Office of Environmental Management

Small Businesses Take Part in Oak Ridge Diversity Summit

August 27, 2019

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UCOR President and CEO Ken Rueter speaks about the importance of a diverse workforce to successfully accomplish Oak Ridge’s cleanup at the Small Business Diversity Summit.
UCOR President and CEO Ken Rueter speaks about the importance of a diverse workforce to successfully accomplish Oak Ridge’s cleanup at the Small Business Diversity Summit.

OAK RIDGE, Tenn.Oak Ridge environmental cleanup contractor UCOR brought together leaders from three global companies this month in an inaugural event to help area small businesses create more diverse, inclusive workforces.

“We are focused on developing a pipeline of workers for environmental cleanup work today and in the future,” UCOR President and CEO Ken Rueter said. “Workforces need to have diversity in race, culture, and gender, as well as in skills, ideas, and approaches to problem-solving. What better way to bolster diversity in our industry than by having this type of forum and engaging our small business partners.”

The local Pellissippi State Community College hosted the Small Business Diversity Summit. The event was part of a broader regional workforce development initiative that supports the Oak Ridge workforce as it moves toward safely and successfully completing cleanup at the East Tennessee Technology Park and ramps up major projects at the Oak Ridge National Laboratory and Y-12 National Security Complex.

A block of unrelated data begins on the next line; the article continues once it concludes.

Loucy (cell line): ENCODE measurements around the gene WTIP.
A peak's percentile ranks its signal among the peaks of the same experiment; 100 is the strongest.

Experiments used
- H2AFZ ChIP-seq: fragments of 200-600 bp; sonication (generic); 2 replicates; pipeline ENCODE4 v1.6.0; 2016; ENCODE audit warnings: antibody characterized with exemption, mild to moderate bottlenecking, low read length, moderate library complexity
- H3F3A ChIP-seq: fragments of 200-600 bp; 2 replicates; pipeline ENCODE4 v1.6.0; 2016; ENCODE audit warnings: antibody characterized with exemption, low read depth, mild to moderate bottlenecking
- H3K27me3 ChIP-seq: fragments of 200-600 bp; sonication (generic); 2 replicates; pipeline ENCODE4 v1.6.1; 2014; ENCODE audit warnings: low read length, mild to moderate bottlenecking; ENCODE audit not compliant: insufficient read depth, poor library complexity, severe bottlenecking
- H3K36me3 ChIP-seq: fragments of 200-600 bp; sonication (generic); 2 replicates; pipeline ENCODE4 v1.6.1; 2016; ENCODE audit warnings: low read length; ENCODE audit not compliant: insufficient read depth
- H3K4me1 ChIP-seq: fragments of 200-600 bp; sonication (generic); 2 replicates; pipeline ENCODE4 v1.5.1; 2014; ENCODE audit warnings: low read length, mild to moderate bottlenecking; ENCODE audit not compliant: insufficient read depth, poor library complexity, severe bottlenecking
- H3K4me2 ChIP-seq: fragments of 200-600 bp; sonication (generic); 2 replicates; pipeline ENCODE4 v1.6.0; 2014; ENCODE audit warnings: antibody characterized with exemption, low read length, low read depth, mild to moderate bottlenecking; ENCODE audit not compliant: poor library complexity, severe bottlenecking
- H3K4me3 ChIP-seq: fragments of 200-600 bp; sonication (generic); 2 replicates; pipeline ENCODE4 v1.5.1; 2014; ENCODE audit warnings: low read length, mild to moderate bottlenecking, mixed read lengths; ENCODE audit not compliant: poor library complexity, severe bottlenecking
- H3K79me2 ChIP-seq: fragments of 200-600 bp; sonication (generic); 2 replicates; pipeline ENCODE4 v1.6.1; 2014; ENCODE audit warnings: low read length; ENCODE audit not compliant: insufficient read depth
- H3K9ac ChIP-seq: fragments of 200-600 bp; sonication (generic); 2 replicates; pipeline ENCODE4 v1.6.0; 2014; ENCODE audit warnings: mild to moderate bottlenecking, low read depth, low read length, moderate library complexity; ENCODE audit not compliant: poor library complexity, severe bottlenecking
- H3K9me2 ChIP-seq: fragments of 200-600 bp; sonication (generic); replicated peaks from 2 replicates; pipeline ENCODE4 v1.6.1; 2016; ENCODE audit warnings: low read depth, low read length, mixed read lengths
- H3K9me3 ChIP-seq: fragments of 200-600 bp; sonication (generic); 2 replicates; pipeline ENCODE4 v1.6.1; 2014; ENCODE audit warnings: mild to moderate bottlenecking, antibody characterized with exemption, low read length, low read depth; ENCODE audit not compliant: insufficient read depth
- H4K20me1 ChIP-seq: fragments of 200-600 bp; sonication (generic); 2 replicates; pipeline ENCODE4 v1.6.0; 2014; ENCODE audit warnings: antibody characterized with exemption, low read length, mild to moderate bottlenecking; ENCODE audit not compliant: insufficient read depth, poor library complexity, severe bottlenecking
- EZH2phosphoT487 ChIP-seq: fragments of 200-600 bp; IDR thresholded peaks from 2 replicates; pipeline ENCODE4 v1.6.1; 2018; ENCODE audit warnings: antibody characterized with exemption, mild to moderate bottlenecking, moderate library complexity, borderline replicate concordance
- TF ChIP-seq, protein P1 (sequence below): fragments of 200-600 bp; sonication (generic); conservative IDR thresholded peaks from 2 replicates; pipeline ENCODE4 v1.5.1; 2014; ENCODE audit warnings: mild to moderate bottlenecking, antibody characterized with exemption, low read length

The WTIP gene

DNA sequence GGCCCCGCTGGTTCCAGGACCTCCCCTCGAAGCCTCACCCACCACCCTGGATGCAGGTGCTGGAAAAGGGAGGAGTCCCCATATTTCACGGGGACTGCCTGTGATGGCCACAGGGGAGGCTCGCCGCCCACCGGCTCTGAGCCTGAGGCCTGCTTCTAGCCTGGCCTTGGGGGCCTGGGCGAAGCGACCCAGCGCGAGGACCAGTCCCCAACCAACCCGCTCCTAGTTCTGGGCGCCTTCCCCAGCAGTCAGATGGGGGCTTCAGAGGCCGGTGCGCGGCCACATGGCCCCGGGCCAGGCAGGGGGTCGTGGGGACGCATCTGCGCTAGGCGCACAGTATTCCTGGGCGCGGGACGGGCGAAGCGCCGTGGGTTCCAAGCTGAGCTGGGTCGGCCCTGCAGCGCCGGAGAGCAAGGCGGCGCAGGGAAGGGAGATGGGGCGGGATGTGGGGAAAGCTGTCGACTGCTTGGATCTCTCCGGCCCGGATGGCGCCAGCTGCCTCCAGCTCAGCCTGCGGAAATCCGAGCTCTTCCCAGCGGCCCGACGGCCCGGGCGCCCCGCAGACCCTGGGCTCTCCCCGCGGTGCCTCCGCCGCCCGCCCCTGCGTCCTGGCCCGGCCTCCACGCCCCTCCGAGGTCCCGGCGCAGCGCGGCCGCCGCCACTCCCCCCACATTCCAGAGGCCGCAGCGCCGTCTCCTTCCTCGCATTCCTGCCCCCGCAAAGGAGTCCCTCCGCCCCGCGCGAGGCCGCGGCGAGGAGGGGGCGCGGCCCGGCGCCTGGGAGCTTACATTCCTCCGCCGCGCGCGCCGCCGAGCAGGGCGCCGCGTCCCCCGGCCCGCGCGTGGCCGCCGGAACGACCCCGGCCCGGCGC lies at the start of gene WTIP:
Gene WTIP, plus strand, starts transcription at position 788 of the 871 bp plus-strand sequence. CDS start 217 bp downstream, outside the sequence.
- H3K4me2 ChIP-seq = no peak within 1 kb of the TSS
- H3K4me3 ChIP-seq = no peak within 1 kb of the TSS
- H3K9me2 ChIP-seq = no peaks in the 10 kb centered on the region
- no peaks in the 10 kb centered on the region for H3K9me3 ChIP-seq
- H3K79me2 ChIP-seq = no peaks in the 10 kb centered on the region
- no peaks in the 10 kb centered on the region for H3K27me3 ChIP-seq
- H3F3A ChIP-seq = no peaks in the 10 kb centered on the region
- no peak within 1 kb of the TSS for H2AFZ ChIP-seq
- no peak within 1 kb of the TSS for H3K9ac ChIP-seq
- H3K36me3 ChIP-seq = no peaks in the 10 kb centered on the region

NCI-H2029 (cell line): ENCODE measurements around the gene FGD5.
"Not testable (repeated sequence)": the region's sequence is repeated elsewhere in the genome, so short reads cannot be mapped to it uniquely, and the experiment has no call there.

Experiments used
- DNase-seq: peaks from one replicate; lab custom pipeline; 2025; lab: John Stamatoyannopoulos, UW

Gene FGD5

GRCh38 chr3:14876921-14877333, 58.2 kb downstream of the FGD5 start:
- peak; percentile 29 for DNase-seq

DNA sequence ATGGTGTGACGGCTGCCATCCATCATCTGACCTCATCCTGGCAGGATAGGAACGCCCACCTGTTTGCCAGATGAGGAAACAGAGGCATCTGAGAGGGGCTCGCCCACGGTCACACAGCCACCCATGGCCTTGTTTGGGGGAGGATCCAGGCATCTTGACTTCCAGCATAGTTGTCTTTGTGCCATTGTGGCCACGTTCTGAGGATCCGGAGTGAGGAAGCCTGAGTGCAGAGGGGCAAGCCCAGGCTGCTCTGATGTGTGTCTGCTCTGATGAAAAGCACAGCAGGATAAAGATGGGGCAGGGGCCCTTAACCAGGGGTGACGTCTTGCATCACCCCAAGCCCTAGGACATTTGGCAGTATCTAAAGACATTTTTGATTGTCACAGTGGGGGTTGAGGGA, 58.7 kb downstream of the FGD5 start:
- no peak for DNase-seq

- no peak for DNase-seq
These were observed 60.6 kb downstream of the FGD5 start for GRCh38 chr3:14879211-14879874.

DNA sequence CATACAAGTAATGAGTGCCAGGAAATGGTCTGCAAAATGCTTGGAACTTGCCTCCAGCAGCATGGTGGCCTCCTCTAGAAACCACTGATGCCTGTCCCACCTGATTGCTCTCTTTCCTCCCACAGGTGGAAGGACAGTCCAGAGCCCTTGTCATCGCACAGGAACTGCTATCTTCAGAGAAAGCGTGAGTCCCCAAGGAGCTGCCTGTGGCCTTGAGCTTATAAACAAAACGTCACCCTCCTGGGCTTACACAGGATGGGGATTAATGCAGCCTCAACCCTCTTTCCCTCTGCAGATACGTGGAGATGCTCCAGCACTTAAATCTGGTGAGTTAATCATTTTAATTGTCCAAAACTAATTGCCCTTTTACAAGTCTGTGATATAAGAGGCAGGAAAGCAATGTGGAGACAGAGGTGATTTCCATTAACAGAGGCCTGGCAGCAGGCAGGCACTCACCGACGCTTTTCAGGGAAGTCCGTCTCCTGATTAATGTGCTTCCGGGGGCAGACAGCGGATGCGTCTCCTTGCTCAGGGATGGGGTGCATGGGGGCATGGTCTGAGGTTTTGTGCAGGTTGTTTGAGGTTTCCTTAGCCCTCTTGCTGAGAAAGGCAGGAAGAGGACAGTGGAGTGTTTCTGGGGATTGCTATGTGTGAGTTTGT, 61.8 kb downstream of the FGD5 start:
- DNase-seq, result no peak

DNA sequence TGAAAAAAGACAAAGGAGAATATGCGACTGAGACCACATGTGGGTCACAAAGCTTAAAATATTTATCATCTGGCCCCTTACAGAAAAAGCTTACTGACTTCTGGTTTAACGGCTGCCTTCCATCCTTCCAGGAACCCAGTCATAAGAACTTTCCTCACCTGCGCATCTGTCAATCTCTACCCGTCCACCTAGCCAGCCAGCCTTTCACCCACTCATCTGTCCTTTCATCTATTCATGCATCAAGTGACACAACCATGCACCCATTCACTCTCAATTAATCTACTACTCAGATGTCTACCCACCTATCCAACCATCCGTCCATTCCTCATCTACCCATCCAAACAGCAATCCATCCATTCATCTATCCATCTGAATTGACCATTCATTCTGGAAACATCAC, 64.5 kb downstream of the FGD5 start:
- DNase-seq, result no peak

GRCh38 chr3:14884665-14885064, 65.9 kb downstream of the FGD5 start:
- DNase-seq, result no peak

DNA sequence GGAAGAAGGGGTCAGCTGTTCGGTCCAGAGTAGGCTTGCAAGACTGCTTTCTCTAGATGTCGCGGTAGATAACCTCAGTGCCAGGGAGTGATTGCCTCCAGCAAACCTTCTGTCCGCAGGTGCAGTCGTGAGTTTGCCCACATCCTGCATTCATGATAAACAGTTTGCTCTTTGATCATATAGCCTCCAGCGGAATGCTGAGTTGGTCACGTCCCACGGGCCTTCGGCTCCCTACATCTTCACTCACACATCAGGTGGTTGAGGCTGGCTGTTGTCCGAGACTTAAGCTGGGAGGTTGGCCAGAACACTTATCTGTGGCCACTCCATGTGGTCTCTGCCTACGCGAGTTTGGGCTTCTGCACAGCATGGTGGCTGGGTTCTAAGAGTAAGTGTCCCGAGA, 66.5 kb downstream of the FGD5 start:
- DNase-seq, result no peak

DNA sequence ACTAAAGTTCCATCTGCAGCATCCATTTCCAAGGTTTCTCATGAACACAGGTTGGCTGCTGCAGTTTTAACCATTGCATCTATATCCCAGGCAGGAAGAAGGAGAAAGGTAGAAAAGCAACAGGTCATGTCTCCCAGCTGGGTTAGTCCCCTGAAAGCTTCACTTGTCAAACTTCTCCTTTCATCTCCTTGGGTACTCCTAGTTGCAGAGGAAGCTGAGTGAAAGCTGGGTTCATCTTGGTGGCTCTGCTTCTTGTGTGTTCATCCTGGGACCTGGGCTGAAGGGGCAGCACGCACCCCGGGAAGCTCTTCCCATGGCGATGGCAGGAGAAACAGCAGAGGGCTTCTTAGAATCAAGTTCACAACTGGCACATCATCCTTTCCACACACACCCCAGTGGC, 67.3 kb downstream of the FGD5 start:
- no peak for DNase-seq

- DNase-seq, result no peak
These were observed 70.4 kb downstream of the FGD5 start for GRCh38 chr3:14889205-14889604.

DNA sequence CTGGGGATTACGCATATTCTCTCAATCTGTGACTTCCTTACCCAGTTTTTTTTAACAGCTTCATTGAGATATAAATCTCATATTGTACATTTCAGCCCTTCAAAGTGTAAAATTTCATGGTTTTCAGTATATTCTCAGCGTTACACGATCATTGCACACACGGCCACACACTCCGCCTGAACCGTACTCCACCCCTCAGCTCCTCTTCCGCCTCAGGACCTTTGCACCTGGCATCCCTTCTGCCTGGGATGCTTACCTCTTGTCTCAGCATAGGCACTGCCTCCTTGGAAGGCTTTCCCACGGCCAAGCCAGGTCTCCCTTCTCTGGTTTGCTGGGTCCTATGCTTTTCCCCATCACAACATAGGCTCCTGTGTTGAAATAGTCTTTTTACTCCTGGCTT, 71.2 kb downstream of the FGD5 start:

Moderator Renee Kesler, left, speaks to Pat Harris, retired chief global diversity officer for McDonald’s Corp., during the Small Business Diversity Summit.
Moderator Renee Kesler, left, speaks to Pat Harris, retired chief global diversity officer for McDonald’s Corp., during the Small Business Diversity Summit.
Cheryl Cabbil, senior vice president of operations at AECOM, speaks to participants of the Small Business Diversity Summit.
Cheryl Cabbil, senior vice president of operations at AECOM, speaks to participants of the Small Business Diversity Summit.

Among the summit’s speakers was Pat Harris, retired chief global diversity officer for McDonald’s Corp., who shared her experiences leading an effort to transform McDonald’s diversity and inclusion program.

“The key is to help people bring together the strengths of their diverse backgrounds and communicate their ideas clearly to each other, which forges a stronger, more creative, and more inclusive workplace,” Harris said.

Cheryl Cabbil, senior vice president of operations at engineering firm AECOM, discussed microaggressions, which she described as comments or actions that often reflect both conscious and unconscious bias. She shared her personal experiences dealing with those situations and teaching people how to handle them.

Leaders from Accenture, a professional services company, spoke about increasing employee engagement and creating a safe space for workers to share concerns and ideas.

UCOR continues to build a partnership with Pellissippi State Community College. The company donated $100,000 toward construction of a new math and science building at the college.

In another partnership, UCOR helped establish the nation’s first nuclear decommissioning minor at the University of Tennessee and supported the development of an associate’s degree in chemical engineering at Roane State Community College in Tennessee.

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